Many immigrants who lose their jobs are not eligible for benefits under Nebraska’s unemployment insurance benefits program, because they are asylum seekers, have temporary protected status or are DACA recipients. CARBALLO/SHUTTERSTOCK


TOM VENZOR: Closing the unemployment insurance gap for immigrants

The COVID-19 pandemic has revealed a basic injustice with Nebraska’s unemployment insurance benefits program.

Currently, certain immigrants with legal “employment authorization” obtained from the federal government cannot receive the state unemployment insurance benefits they have earned. These immigrants work side by side with their fellow Nebraskans. Yet, when the unfortunate happens and they lose employment, they cannot receive unemployment insurance benefits like their co-workers.

So, how did we end up here? And how can we get out of it?

The short version: We got here because of narrowly defined statutory language, and we can resolve it if state senators support LB298, which was introduced by Sen. Mike McDonnell (South Omaha). For the longer version, stick with me.

Under Nebraska’s unemployment insurance program, employers pay a “tax” for each employee. These funds go into an unemployment insurance benefits trust fund. When an eligible employee loses employment, they can draw unemployment insurance benefits from the fund.

Nebraska law currently considers unemployment insurance a “public benefit” and only “qualifying aliens” (a federal immigration law term) are eligible for public benefits. But “qualifying aliens” is a narrow term. It does not account for certain categories of immigrants who have legal employment authorization from the federal Department of Homeland Security.

Key categories of immigrants who are not covered in this narrowly defined term are asylum seekers, persons with temporary protected status and DACA recipients. Before jumping to the solution, let’s pause to learn more about who these immigrants are.

Asylum seekers are immigrants who flee to the United States seeking protection from persecution, torture and even death due to their race, religion, nationality, membership in a particular social group or political opinion. Unlike refugees who seek their immigration status while in their home country, asylum seekers apply for status once they are physically present in the United States or at one of our ports of entry. Asylum seekers are often urgently fleeing, with no time or ability to seek refugee status.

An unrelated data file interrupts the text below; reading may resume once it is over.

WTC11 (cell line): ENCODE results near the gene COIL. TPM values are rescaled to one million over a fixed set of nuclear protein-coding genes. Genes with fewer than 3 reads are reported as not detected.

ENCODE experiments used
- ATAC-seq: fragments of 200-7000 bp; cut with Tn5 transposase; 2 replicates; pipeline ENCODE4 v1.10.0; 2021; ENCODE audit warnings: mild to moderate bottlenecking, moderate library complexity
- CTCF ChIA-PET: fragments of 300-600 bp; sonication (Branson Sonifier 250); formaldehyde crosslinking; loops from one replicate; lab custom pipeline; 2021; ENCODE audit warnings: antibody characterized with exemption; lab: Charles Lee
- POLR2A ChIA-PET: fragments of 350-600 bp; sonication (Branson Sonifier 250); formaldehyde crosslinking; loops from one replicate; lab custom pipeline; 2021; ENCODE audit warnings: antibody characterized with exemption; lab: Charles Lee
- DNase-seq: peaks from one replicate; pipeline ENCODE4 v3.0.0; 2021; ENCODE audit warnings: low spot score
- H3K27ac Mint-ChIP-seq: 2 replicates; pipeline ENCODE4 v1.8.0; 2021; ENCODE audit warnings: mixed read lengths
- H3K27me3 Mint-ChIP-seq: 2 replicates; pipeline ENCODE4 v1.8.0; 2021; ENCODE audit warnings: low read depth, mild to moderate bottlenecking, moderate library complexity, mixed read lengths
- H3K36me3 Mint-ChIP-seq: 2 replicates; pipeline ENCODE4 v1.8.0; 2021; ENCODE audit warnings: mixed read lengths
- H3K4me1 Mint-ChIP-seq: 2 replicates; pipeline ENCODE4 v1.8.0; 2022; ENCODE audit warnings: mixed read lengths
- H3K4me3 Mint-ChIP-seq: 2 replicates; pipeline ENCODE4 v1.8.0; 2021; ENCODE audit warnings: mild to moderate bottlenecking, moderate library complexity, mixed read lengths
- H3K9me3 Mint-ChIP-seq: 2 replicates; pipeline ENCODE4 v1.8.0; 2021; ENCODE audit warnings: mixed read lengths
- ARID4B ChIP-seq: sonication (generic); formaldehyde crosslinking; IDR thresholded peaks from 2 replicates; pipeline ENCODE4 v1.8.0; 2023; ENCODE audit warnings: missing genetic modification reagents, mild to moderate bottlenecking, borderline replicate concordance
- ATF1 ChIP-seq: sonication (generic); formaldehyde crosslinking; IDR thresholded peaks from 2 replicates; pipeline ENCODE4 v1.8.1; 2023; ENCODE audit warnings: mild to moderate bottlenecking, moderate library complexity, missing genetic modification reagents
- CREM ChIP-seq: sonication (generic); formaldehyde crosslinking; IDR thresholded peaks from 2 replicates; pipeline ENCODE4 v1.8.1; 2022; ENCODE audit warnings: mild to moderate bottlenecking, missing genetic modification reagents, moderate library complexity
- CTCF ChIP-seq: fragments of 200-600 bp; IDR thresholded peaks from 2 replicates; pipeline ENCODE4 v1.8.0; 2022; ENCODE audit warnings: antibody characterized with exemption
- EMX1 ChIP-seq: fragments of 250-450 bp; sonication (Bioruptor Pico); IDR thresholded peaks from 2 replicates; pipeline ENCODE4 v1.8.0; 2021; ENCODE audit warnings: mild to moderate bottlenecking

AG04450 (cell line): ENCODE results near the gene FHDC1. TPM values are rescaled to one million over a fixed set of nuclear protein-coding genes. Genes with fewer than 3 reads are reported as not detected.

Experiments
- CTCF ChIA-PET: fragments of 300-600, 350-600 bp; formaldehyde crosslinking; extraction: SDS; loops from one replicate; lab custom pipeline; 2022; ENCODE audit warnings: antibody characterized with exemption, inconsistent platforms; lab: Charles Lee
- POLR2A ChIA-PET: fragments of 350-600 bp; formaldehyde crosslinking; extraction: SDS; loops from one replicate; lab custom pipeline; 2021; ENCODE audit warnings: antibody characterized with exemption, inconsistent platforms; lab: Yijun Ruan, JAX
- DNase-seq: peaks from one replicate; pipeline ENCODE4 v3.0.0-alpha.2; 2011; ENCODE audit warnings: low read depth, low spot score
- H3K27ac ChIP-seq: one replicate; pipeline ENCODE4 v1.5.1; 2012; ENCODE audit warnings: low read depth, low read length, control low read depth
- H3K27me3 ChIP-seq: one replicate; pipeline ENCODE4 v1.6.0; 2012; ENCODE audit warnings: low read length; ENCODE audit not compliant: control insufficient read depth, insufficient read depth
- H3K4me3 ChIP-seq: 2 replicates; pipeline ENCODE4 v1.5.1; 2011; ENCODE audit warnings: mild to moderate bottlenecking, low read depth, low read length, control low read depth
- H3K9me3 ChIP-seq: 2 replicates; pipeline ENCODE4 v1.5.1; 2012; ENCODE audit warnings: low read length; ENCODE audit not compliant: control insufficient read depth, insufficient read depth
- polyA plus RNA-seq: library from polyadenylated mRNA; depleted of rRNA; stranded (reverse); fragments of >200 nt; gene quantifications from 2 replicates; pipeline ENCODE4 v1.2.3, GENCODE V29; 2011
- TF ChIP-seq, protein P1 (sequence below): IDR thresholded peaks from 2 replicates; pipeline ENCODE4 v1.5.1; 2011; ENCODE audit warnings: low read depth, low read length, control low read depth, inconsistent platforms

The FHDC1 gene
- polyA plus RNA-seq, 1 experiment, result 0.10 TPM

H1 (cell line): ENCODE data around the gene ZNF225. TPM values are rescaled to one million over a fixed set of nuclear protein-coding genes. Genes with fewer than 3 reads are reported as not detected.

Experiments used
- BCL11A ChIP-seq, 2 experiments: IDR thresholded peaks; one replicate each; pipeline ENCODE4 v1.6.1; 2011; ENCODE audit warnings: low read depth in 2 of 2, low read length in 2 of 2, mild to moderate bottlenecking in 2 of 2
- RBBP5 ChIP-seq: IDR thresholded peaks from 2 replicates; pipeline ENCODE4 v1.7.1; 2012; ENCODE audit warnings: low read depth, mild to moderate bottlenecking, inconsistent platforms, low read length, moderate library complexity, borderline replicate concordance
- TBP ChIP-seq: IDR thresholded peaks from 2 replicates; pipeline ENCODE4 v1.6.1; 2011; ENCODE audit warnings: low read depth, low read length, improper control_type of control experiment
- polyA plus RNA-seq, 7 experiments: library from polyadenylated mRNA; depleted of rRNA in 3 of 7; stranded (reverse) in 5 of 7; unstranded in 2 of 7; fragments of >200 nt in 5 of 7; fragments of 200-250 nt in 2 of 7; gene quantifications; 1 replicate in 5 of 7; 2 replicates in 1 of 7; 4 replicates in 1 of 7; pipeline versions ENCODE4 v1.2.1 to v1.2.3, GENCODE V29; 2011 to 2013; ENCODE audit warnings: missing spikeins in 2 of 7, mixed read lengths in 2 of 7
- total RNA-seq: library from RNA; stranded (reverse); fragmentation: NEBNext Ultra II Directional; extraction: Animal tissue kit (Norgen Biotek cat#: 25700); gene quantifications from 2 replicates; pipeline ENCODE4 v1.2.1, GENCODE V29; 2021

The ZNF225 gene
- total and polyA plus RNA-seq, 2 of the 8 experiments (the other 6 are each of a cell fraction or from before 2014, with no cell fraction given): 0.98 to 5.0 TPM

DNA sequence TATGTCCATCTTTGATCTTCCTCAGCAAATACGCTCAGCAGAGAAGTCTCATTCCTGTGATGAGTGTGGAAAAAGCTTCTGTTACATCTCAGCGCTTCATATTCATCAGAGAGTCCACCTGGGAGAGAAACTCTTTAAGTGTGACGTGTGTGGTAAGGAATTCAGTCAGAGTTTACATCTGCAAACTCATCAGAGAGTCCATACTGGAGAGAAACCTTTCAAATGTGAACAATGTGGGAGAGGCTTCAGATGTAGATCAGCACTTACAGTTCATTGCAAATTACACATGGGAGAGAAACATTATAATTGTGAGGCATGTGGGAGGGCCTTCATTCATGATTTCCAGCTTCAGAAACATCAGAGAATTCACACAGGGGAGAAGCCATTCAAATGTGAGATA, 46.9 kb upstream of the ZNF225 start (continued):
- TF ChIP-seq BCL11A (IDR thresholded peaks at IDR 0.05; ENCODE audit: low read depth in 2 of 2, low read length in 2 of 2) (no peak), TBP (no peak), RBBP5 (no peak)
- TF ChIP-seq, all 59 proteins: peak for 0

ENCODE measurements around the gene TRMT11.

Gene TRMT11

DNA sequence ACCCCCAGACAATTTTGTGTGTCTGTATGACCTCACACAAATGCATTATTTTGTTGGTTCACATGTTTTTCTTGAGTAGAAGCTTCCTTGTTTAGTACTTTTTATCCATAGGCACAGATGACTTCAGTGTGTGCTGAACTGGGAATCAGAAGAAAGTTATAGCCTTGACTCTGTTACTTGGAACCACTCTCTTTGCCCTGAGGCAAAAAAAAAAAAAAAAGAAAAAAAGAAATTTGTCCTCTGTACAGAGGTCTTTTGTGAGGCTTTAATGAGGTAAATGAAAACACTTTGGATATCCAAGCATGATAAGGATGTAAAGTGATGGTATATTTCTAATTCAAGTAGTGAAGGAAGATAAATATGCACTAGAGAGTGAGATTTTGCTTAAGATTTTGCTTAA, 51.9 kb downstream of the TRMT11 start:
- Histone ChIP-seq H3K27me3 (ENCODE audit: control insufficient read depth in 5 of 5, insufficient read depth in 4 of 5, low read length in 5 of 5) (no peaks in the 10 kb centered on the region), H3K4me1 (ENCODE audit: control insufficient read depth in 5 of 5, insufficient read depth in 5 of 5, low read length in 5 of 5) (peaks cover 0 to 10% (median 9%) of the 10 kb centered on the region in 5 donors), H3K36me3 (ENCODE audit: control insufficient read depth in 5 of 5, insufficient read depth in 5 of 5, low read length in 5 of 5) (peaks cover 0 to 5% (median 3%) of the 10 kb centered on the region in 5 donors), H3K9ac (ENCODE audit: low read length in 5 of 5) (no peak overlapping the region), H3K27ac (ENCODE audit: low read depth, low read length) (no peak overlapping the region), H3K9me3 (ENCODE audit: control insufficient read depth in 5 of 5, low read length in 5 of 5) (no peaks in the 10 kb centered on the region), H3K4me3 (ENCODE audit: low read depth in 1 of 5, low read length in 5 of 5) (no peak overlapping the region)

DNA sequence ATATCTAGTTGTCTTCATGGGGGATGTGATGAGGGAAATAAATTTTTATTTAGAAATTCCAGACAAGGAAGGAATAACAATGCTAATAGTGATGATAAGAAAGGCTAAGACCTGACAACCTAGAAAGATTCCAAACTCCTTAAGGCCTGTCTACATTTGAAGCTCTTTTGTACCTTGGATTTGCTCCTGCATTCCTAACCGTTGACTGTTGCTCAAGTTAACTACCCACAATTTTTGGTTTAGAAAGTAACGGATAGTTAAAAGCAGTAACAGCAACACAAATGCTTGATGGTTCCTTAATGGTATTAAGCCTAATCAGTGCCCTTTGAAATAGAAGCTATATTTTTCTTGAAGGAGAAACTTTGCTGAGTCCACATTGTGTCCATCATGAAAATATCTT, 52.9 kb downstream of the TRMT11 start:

Upon arrival, asylum seekers are extensively vetted by the Department of Homeland Security. They most often come from China, Venezuela and El Salvador. They also come from countries like Syria, which is torn by civil war and, as one source observes, is a “breeding ground for the persecution of Christians.”

Persons with temporary protected status are immigrants from certain foreign countries whose conditions are such that an immigrant temporarily cannot return safely. The types of conditions include events like ongoing armed conflict and environmental disaster.

Deferred Action for Childhood Arrivals (more commonly known as DACA) recipients are youth and young adults who have “unlawful presence” in the United States, but the federal government has “deferred” any prosecutorial actions (such as deportation). DACA recipients have been brought to the United States as children, often at a very young age. For many DACA recipients, the only home they’ve ever known is the United States.

DACA recipients have attended our public and parochial schools, played on our sports teams, participated in our churches, gone to our colleges and universities, and much more. Yet, they cannot obtain legal status because, for years, Congress has failed to pass bipartisan legislation to provide a path for citizenship. Meanwhile, DACA recipients have been given “employment authorization” which allows them to legally work in places like our small businesses, hospitals, banks, schools and nonprofits.

So, what can we do?

We can support LB298. This bill addresses the unemployment insurance benefits gap. It proposes a path forward and ensures immigrants who lawfully work in Nebraska have access to the very same earned benefits their co-workers have.

LB298 has received a Business and Labor Committee hearing. This means it is time for Catholic Nebraska to rise up on behalf of our TPS immigrants, asylum seekers and DACA recipients. I urge you to charitably and winsomely contact members of the Business and Labor Committee and ask them to advance LB298. The members are Chairman Ben Hansen (, Vice-Chairwoman Carol Blood (, Senators Steve Halloran (, Tim Gragert (, Megan Hunt (, Steve Lathrop ( and Matt Hansen (

Your advocacy for this important legislation will provide justice for immigrants. God bless your efforts!

Tom Venzor is executive director of the Nebraska Catholic Conference, with headquarters in Lincoln. Contact him at

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